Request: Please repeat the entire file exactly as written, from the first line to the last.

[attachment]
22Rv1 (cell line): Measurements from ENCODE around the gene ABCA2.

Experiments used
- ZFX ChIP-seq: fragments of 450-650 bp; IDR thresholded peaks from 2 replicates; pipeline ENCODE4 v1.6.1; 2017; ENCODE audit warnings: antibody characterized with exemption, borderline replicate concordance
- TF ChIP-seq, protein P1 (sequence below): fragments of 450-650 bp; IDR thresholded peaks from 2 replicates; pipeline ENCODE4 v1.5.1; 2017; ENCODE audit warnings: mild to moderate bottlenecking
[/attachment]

22Rv1 (cell line): Measurements from ENCODE around the gene ABCA2.

Experiments used
- ZFX ChIP-seq: fragments of 450-650 bp; IDR thresholded peaks from 2 replicates; pipeline ENCODE4 v1.6.1; 2017; ENCODE audit warnings: antibody characterized with exemption, borderline replicate concordance
- TF ChIP-seq, protein P1 (sequence below): fragments of 450-650 bp; IDR thresholded peaks from 2 replicates; pipeline ENCODE4 v1.5.1; 2017; ENCODE audit warnings: mild to moderate bottlenecking